Niyaz joined the first ever virtual Miyaheli with hopes of making a difference. His determination to fight against both the climate crisis and the pandemic led to ’Binheyo‘ – an urban farming project designed to address the rapid income loss brought about by the pandemic while also positively contributing to the environment.
With the goal of making urban farming easy and convenient, Binheyo is currently looking for interested individuals to grow microgreens in the congested capital, utilizing equipment and expertise from the team.
The microgreens will then be bought back from the individuals, giving them a chance to earn an income and be part of producing fresh, healthy, and organic produce, which will then be sold – at affordable prices – to local cafés within a business-to-business model. It is businesses such as these that endeavor to create the social good that Miyaheli aims to foster.
Niyaz remains optimistic about the strengths of young people, when given the chance, opportunities and enabling environments to explore and fulfill their true potential as he proved during his Miyaheli journey. “We, the youth, demand to be enabled in meaningful ways to leapfrog over the challenges that exist. Give us the chance, and we will do it.”
For Prosperity – Doing Good Sustainably
COVID-19 pandemic did a complete 360 on our lives.
Economy was on the brink of collapse. Entire industries came to a halt. Businesses shut down.
Any progress on decent work was reversed. Stories of mistreatment of workers became daily news. Salaries were reduced. Benefits were withheld. More and more people lost their jobs and source of income.
Families were forced to return back to the very same islands they left in the hopes of a dignified life with access to quality services.
Corruption, injustice, unequal opportunity, and other social ills only added to the gloom, widening the gap between rich and the poor, the abled and the disabled, the men and the women and more.
With the bad also came the good. People began exploring new interests and hobbies. Some cooked and baked. Some took up gardening. Others pursued their passion for art. While for many it was merely just a way of passing time, for others it turned into an opportunity to earn some extra income, and invest in exciting new future prospects.
Small startups began popping up here and there. Home businesses started to bloom with many led by women. It was a refreshing change to see, especially for Yoosuf who for long had continued to dedicate his time and efforts to help small businesses with his printing shop.
Yoosuf – one of the first Miyaheli winners – joined the social innovation camp with the goal of helping a group of women he met in Haa Dhaalu Atoll Nolhivaram island, who led a small business selling homemade food items. The women found it difficult to adhere to the new regulations introduced in 2016 which mandated all homemade food items to be labelled with ingredients and date of expiry in a way that did not negatively affect their business.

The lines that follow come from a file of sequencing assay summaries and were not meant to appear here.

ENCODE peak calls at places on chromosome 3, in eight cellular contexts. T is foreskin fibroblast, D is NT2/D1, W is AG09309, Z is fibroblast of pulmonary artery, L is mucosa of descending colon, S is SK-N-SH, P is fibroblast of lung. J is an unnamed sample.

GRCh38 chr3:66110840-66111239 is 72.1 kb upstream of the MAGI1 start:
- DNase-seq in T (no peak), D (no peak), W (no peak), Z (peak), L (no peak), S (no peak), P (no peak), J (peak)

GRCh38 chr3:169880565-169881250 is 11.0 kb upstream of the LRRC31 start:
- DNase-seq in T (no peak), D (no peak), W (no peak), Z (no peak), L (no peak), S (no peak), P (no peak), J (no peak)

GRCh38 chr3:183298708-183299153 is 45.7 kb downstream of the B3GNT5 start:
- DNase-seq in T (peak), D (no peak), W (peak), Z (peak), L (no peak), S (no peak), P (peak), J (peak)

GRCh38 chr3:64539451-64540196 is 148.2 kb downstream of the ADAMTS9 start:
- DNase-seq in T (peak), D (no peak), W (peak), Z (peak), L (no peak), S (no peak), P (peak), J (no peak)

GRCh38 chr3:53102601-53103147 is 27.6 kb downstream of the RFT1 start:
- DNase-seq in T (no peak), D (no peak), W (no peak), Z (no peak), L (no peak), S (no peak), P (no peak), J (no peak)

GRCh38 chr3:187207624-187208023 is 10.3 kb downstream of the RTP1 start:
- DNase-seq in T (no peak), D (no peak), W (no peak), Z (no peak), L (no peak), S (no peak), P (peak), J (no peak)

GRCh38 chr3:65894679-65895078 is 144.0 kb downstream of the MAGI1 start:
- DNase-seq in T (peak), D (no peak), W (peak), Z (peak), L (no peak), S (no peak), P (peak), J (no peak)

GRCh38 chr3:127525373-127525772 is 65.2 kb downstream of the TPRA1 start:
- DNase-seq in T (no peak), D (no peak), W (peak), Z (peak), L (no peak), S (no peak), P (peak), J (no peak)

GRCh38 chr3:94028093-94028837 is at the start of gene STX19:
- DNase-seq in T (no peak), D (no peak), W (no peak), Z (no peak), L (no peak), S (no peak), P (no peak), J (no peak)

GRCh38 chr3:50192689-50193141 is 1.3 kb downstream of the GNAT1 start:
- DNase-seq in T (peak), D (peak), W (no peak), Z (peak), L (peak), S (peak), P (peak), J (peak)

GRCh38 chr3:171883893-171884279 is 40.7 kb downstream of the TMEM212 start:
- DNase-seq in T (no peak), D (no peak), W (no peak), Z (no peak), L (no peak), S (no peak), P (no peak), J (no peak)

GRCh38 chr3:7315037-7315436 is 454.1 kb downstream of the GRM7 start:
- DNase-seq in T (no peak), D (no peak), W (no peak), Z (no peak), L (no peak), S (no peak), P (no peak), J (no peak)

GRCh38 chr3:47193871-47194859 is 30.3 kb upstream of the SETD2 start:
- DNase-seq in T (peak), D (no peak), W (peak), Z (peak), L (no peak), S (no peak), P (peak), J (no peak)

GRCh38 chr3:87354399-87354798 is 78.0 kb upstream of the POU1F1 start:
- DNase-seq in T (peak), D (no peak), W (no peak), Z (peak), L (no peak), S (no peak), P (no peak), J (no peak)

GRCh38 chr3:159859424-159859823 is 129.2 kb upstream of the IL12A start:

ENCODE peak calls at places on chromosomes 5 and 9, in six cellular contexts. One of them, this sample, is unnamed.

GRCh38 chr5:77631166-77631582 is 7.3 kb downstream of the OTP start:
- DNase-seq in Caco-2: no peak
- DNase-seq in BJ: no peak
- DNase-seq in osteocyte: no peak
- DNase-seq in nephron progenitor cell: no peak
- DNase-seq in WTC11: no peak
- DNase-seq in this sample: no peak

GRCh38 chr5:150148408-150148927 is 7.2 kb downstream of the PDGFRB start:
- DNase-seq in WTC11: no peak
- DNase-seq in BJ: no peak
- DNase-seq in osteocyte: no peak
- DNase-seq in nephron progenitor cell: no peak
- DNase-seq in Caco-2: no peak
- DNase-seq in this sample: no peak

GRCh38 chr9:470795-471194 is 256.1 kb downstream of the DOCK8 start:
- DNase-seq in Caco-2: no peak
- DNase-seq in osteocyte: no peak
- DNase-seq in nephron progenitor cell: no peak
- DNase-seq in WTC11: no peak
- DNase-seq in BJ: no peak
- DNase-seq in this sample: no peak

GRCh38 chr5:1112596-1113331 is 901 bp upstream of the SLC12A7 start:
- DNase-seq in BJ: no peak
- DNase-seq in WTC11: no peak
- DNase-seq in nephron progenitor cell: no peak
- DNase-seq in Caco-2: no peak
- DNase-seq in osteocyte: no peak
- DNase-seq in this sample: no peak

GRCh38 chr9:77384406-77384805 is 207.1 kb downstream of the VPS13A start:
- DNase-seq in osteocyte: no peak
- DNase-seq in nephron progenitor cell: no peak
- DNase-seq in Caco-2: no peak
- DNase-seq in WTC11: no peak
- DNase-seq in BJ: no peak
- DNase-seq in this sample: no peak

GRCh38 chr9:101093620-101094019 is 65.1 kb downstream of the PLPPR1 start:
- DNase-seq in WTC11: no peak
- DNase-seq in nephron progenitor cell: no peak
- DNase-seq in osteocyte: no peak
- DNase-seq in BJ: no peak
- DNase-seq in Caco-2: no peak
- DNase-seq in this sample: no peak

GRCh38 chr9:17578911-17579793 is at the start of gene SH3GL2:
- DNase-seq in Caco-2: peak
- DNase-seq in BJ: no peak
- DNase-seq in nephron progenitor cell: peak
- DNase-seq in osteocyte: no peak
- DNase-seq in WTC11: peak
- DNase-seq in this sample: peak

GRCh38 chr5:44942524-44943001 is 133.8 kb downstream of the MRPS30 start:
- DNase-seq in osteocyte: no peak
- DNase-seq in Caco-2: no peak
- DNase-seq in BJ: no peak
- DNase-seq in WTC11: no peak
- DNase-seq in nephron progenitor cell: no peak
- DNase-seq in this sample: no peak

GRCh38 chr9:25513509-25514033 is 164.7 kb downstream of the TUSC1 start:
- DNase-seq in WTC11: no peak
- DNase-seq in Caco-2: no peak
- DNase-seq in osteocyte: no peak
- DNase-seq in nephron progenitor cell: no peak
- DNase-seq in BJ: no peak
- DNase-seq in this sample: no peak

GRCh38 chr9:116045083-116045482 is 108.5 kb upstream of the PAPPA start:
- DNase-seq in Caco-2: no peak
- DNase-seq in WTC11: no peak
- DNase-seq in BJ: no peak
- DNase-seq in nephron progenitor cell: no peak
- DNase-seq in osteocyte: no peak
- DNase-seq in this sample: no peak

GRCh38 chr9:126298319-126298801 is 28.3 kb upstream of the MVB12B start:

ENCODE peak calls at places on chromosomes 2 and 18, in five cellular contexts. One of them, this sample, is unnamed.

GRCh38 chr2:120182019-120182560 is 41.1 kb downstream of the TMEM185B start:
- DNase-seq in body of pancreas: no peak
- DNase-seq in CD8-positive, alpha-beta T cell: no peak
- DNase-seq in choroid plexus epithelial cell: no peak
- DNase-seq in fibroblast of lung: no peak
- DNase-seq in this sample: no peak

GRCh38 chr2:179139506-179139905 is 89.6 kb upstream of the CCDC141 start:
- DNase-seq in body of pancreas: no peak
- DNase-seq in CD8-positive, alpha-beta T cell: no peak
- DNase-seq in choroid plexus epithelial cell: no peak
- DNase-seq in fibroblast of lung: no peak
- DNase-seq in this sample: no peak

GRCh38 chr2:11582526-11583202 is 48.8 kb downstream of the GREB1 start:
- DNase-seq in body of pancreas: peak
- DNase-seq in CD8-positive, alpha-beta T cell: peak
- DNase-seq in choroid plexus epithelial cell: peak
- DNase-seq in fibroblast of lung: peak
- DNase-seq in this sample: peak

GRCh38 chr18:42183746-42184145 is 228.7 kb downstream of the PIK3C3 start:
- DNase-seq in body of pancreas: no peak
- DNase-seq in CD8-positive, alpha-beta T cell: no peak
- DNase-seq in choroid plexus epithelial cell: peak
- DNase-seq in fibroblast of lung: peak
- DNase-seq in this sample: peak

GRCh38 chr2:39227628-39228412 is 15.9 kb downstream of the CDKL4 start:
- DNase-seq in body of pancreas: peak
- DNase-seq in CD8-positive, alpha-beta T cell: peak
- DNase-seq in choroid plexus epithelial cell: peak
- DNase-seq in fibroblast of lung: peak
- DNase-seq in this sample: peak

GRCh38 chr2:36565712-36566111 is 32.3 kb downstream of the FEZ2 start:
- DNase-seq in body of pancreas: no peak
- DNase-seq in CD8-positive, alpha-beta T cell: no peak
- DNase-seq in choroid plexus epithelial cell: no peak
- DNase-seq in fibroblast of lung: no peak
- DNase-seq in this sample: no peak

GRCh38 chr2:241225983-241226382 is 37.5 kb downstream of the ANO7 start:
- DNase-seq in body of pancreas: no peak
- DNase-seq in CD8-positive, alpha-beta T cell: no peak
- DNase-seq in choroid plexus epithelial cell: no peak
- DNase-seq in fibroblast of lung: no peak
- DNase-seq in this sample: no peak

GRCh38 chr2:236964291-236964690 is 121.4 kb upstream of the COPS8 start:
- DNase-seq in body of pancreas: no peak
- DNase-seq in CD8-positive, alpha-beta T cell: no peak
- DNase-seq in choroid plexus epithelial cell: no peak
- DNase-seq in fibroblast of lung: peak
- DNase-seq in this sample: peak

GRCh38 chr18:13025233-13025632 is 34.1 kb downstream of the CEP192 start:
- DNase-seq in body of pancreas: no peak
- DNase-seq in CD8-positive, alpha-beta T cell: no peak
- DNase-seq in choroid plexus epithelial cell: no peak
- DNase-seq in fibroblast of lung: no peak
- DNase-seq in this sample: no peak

His idea of printing and designing labels for free for these women, allowed them to explore additional streams of revenue through making their products accessible among the stacked products within the island shops.
“When I first had the idea, I did not think about how I would continue to print free labels in a sustainable manner. It was after sharing with the mentors during Miyaheli, I got ideas on how to make it sustainable, profitable and ensure longevity of the project,” Yoosuf shared his experience at Miyaheli. He has continued to keep his ‘Salhi Halleh’ going since 2017 and has the honor of being the longest-running Miyaheli winning project.
“If you have a good idea, Miyaheli will help you with the practical knowledge. The team will help you to make your ideas a reality and will hold your hand throughout. Even when I was not so sure about it, they encouraged me to do it. Young people with good ideas should apply and go forward with this. I still think about the camp and the experience,” recounts Yoosuf, encouraging young people with the drive for change to apply to the camp.
The stories of Shiba, Niyaz and Yoosuf are just few examples of how youth with the right opportunity and guidance can make a difference and inspire change.
Do you have a great idea as well? Here’s a chance to turn it into reality!
Miyaheli – Social Innovation Camp is back with a focus on innovation for People, Planet and Prosperity. Miyaheli aspires to create change from the grassroots up allowing individuals to create the change they seek for themselves.
More about Miyaheli 2021, and to apply click here
‘Miyaheli’ is a social innovation camp hosted by the United Nations Development Programme (UNDP) and Ooredoo Maldives since 2016, with the support of the Government of Australia and in collaboration with several partners with the aim to empower young individuals to become change-makers. The series brings together youth, ideas, mentors and digital and nondigital tools to create innovations on pressing social issues in Maldivian society through social entrepreneurship. Close to 200 youth from across the country have been engaged since 2016.